Before you start throwing your life savings into various risky investments you need to understand some of the issues involved in investing for the future.
Here are my top tips for the first time investor.
1. Decide your investment goals
You need to decide what you are trying to achieve with your investments. Are you just trying to get a better return than money left in the bank , aiming to achieve certain amount of money for some future purchase or do you have the need to provide an income. Knowing what you want to achieve with your investment will affect other decisions you will need to make about where to put your money.
2. Understand your timescales
How long do you want to leave your money invested will be a deciding factor on where you should place your investment. With a short time frame you will need to consider investment with easy access and a higher level of security. If you have a timescale of less than 5 years before you need access to your capital then you would be well advised to keep your money in cash. If you have a longer timeframe (5-10 years) then you can afford to take more risk, allowing time for recovery if investment values take a setback.
3. Understand your attitude to risk
One of the most important elements in investing is your attitude to risk, generally the greater potential reward the higher the risk. Your attitude to risk will vary through your lifetime and and how long you can stay invested. Generally speaking the younger you are the greater level of risk you can take, as their is plenty of time for your investment to ride out the ups and downs of returns. The nearer you are to retirement then the more cautious you tend to become as you seek to protest your assets for use in retirement.
4. Making regular investments or a lump sum
Making a regular investment makes the issue of timing the markets less important, read this article for a better understanding of this point - The benefits of pound cost averaging and phased investing. A lump sum investment, on the other hand, requires an element of timing to make sure you are not buying at the top of the market, although trying to guess where the market is going is a very difficult task.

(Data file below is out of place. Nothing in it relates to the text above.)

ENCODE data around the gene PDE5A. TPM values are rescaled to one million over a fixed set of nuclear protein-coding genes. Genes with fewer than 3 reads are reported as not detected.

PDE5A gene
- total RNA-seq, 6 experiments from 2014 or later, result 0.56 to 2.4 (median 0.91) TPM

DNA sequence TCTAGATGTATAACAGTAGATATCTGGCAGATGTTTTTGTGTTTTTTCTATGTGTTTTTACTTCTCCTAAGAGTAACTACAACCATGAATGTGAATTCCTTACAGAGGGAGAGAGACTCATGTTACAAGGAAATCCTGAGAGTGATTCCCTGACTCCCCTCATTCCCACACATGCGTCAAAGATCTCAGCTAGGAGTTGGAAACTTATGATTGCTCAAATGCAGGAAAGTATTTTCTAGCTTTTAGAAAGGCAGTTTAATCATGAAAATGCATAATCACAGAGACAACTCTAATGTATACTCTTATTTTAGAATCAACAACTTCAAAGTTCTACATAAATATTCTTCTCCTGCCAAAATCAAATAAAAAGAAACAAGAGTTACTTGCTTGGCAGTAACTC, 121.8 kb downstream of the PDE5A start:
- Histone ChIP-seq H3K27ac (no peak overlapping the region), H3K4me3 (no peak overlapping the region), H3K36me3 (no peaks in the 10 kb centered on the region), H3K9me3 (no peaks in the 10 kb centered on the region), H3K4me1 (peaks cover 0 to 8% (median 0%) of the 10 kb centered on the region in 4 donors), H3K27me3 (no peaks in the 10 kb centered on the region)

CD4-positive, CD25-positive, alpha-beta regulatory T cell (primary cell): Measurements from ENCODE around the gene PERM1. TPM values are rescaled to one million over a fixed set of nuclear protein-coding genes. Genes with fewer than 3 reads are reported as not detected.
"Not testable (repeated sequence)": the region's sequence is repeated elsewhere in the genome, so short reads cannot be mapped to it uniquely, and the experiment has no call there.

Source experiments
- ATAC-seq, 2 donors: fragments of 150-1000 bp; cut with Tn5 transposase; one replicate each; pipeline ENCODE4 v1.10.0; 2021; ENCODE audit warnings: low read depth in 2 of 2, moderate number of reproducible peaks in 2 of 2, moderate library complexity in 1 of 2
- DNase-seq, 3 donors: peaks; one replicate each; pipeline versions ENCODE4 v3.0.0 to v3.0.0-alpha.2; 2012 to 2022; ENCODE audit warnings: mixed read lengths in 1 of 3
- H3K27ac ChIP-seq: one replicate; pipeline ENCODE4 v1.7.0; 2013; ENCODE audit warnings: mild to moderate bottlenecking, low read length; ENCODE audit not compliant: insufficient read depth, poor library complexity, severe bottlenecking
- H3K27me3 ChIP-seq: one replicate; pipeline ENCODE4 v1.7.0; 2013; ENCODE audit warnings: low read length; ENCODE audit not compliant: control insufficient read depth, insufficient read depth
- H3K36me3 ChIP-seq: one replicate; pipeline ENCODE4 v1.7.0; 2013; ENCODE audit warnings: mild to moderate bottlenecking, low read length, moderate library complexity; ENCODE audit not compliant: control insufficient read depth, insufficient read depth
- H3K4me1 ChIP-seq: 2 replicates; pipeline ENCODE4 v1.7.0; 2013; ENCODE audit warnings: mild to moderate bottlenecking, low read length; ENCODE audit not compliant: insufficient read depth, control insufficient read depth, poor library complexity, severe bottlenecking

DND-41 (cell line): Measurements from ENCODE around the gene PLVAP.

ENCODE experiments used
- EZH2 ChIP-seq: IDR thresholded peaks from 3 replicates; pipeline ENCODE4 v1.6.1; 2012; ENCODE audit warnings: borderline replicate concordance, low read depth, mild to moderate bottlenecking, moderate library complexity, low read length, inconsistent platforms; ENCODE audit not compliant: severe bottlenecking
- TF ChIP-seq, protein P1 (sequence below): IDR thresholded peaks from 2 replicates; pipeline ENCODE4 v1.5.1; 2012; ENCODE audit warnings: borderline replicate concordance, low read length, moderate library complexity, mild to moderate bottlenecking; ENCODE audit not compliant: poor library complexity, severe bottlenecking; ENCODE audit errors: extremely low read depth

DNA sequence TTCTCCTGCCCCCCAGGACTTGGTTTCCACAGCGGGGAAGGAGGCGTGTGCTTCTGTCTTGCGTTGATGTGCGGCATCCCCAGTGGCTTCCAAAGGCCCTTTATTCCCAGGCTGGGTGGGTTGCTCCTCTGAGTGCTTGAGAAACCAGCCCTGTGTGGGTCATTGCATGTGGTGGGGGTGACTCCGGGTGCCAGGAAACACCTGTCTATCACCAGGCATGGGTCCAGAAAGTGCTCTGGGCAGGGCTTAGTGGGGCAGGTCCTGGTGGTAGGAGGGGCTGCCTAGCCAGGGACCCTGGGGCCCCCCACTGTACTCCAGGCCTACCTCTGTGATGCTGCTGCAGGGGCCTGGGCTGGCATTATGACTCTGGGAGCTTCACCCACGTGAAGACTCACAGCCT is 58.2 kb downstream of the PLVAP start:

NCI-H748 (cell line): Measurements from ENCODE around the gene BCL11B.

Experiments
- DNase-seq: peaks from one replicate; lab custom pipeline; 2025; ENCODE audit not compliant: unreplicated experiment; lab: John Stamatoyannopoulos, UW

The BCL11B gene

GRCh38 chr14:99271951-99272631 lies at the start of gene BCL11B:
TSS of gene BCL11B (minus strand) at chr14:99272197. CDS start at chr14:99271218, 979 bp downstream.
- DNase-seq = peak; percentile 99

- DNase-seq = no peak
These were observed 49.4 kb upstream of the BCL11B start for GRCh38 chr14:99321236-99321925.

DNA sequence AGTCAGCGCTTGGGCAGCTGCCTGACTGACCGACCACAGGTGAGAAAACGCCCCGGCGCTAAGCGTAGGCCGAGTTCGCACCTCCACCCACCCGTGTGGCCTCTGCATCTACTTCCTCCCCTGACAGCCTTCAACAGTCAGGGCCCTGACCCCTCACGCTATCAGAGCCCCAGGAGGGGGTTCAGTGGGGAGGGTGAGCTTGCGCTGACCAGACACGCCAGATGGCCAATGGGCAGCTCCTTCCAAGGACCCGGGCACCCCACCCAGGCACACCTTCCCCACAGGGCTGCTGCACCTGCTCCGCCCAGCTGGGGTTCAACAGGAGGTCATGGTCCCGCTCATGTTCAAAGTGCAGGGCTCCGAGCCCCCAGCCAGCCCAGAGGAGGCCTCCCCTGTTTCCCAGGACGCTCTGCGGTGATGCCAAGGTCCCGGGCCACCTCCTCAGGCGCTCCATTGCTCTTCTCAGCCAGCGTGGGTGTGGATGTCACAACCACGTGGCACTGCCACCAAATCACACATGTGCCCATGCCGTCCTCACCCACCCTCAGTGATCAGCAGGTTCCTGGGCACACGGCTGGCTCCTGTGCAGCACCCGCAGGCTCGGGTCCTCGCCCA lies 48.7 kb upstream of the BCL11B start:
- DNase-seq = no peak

5. Make sure you use your tax allowances
It makes no sense to not use your annual ISA allowance, which means that all your investment gains are free of tax. You may also consider pension investments which again have got very attractive tax benefits.
6. Diversify your investments
Basically this means don't put all your eggs in one basket. Spreading you investment across different areas will give a more balanced portfolio and less chance of loss of capital.
7. Keep an eye on the costs
There are costs concerned with most types of investments and these can make a substantial difference to your investment returns over time. Make sure you check out the costs involved before you make any investment, these costs must be shown within the investment documentation or on the company website. If you decide to use investment funds in your portfolio then here is a handy calculator that will give you an idea of how charges will affect your investment results over time True and Fair Calculator.
Now put the above into practice
Once you have understood the above points you can start investigating the investments that fit your criteria. There are various options open to you and I would always recommend seeking the advice of a financial adviser. Also, it will be well worth you reading this article - How to be a DIY investor if you fancy going it alone.
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